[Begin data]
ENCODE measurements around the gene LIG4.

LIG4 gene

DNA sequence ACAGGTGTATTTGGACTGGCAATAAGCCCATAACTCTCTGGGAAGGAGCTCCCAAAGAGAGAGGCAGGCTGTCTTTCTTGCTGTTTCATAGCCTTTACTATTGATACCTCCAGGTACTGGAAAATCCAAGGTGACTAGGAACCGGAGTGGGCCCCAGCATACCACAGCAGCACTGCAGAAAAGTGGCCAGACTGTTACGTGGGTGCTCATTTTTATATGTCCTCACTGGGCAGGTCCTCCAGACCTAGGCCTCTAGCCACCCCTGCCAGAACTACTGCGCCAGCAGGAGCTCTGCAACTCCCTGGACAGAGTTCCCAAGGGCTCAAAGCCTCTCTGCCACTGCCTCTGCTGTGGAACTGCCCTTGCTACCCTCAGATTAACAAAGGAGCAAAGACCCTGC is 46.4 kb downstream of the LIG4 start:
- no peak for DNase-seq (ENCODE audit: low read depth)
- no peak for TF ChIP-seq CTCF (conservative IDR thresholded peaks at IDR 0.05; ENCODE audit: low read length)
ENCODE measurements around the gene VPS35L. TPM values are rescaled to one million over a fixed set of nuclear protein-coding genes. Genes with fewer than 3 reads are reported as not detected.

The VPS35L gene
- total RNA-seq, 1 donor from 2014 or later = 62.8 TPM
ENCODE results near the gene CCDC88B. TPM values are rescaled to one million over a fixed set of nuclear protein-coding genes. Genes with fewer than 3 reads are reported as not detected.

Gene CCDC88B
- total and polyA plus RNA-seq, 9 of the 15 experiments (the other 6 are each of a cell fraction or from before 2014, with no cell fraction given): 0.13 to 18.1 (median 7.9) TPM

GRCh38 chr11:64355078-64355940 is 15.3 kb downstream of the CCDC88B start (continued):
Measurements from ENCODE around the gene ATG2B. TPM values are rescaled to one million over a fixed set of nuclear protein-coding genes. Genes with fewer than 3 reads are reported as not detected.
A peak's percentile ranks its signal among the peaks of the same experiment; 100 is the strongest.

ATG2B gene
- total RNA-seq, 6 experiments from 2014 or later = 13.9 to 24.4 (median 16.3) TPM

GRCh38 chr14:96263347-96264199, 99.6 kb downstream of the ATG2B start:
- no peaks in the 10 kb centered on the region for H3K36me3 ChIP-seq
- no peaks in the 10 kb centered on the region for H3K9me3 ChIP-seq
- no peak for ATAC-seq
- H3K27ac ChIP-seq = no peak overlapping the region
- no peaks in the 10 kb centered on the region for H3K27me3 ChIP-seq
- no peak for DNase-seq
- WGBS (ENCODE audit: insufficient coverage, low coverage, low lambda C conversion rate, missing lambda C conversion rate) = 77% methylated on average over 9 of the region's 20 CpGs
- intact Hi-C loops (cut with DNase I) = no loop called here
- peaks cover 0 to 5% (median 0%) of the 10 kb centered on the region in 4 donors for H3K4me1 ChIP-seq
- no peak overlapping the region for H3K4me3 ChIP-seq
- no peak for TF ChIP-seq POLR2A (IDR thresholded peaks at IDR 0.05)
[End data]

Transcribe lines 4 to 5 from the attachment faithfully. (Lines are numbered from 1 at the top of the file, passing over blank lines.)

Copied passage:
- no peak for DNase-seq (ENCODE audit: low read depth)
- no peak for TF ChIP-seq CTCF (conservative IDR thresholded peaks at IDR 0.05; ENCODE audit: low read length)